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  • View in gallery

    (a) Time series of annually averaged AMO values during 1896–2012. (b) Mann–Whitney Z statistics of ranked AMO values sampled over running 10-yr time windows. Horizontal lines indicate two-sided 95% (Z = ±1.96) and 99% (Z = ±2.575) confidence intervals. (c) As in (a), but with horizontal extent of colored bars showing significant 10-yr cool and warm AMO ranking regimes as indicated in (b). The vertical placement of bars shows the corresponding Z values, as marked by right-hand axis. The color scheme on the left-hand axis shows positive and negative significance at 95% and 99% confidence levels. (d) As in (c), but with significant cool and warm phase AMO ranking regimes indicated by running Mann–Whitney Z analyses with 6-, 7-, …, 45-yr sampling windows. (e) The optimally significant cool and warm phase AMO ranking regimes in (d) occurring over nonoverlapping time windows.

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    (a) As in Fig. 1e, but for annually averaged PDO values during 1901–2012. (b) As in Fig. 1e, but for annually averaged NHT during 1896–2012. (c) The optimal AMO, PDO, and NHT ranking regimes plotted as Z lines. The significance shading scheme for Z statistics is shown at the top.

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    U.S. climate divisions as defined by the CPC. Green-, yellow-, and blue-shaded regions mark the EUS, CUS, and WUS regions.

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    The Z lines for ORR in the annual temperature time series for each of the 102 climate divisions in Fig. 3. The vertical axis marks the corresponding climate division number. Green-, yellow-, and blue-shaded regions on vertical axis mark Z lines in the EUS, CUS, and WUS regions in Fig. 3. Positive and negative significances at 95% and 99% confidence levels are marked by the shading scheme across the top of Fig. 2. The AMO Z line in Fig. 2c is shown below the EUS region climate division Z lines, and the PDO and NHT Z lines are shown above the WUS region Z lines. (a)–(f) The black frames outline IMD temperature regime features discussed in the text.

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    (a) As in Fig. 1e, but for WTMP spatially averaged over the blue-shaded climate divisions in Fig. 3. (b) As in (a), but for CTMP spatially averaged over the yellow-shaded climate divisions in Fig. 3. (c) As in (a), but for ETMP spatially averaged over the green-shaded climate divisions in Fig. 3. (d) As in Fig. 2c, but for the optimal NHT, PDO, WTMP, CTMP, ETMP, and AMO ranking regimes plotted as Z lines. The significance shading scheme for Z statistics is as found across the top of Fig. 2.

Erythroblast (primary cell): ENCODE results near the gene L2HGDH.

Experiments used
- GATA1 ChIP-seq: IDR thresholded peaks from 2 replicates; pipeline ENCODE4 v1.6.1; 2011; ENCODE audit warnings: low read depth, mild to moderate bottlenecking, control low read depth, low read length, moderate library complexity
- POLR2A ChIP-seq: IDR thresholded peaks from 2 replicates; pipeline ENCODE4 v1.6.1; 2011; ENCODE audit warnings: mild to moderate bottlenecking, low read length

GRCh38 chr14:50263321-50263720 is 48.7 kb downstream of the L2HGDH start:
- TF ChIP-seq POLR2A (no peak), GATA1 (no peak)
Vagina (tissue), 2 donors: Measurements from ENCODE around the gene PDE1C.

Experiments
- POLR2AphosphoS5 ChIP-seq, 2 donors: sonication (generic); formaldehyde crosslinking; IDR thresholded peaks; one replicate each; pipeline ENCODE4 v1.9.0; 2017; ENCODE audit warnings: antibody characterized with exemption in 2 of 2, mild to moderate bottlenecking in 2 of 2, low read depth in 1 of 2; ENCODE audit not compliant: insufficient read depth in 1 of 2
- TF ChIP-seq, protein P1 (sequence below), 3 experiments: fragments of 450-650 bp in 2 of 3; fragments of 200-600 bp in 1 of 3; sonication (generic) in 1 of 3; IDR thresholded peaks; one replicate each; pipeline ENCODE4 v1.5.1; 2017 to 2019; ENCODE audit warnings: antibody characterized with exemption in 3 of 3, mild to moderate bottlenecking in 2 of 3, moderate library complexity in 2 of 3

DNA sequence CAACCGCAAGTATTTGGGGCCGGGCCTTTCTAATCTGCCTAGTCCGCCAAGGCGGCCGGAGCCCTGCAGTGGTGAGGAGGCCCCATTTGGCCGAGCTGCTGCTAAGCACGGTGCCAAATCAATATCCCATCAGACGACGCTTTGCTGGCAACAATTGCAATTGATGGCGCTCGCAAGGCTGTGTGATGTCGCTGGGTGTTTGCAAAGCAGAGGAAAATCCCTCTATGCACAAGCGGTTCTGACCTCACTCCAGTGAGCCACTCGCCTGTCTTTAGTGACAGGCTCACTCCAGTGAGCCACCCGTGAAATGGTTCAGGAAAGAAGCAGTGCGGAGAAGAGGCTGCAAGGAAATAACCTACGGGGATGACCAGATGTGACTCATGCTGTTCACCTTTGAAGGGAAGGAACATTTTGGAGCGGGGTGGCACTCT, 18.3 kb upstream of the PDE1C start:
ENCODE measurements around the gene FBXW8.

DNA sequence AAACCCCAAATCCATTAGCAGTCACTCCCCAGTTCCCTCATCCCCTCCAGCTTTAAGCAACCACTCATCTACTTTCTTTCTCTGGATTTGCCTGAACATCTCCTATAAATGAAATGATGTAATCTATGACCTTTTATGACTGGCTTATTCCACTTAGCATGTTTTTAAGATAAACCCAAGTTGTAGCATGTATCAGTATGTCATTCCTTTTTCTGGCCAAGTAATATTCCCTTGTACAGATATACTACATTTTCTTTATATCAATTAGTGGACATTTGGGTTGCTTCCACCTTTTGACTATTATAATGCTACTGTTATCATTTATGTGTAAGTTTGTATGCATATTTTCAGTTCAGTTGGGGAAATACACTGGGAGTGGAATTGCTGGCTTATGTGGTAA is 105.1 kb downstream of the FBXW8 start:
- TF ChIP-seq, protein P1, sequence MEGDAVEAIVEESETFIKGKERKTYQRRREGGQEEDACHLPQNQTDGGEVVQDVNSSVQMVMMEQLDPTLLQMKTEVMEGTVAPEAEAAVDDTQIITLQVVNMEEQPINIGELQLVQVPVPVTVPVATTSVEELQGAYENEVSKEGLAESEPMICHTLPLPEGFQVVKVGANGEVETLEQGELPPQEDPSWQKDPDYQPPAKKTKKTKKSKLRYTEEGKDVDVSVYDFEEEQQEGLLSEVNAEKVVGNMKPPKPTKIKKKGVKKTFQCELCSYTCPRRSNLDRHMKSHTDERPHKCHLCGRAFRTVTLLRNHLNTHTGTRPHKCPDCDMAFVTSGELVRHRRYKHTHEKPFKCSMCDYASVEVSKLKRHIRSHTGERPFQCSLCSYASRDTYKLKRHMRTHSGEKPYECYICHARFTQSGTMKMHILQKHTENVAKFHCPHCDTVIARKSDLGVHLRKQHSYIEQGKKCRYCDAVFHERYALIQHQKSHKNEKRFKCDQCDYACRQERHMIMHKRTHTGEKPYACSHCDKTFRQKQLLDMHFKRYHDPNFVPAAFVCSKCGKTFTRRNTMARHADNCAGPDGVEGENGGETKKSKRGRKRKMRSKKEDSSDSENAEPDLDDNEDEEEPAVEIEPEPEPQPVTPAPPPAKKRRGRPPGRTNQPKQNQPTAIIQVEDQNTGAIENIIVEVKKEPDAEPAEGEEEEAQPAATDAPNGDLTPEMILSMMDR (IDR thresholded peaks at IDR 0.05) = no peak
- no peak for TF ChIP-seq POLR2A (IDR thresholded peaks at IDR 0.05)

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    As in Fig. 4, but for the ORR analysis of winter (DJF) temperature rankings. (a)–(f) The black frames outline the IMD temperature regime features discussed in the text.

  • View in gallery

    (a) Monthly PNA index values for the period 1947–87 (Fig. 1a from Leathers and Palecki 1992). (b) Standardized 700-hPa geopotential height anomalies for the southeastern U.S. PNA center of action (Fig. 1d from Leathers and Palecki 1992). Both the (a) and (b) series were smoothed with a 13-month running filter. (c) Winter mean temperatures for Atlanta, GA, for the winters of 1947/48 through 1971/72 (Fig. 1 from Namias 1972). (d) As in Fig. 1c, but for significant 10-yr cool and warm winter (DJF) ranking regimes for the north Georgia climate division (climate division 4). The white region highlights the time frame in (c).

  • View in gallery

    As in Fig. 4, but for the ORR analysis of spring (MAM) temperature rankings. (a)–(g) The black frames outline the IMD temperature regime features discussed in the text.

  • View in gallery

    As in Fig. 4, but for the ORR analysis of summer (JJA) temperature rankings. (a)–(k) The black frames outline the IMD temperature regime features discussed in the text.

  • View in gallery

    As in Fig. 4, but for the ORR analysis of fall (SON) temperature rankings. (a)–(f) The black frames outline the IMD temperature regime features discussed in the text.

  • View in gallery

    Pearson correlations of (a) annual, (b) winter, (c) spring, (d) summer, and (e) fall mean DTMP vs concurrent annual or seasonal PDO conditions during 1901–2012. Correlations of (f) annual, (g) winter, (h) spring, (i) summer, and (j) fall mean DTMP vs concurrent annual or seasonal AMO conditions during 1896–2012. Correlations of (k) annual, (l) winter, (m) spring, (n) summer, and (o) fall mean DTMP vs concurrent annual or seasonal NHT values vs during 1896–2012. Shaded climate divisions indicate correlation values significant at a 95% confidence level.

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Optimal Ranking Regime Analysis of Intra- to Multidecadal U.S. Climate Variability. Part I: Temperature

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  • 1 Plant Stress and Water Conservation Laboratory, Agricultural Research Service, U.S. Department of Agriculture, Lubbock, Texas
  • 2 Department of Meteorology and Climate Science, San José State University, San Jose, California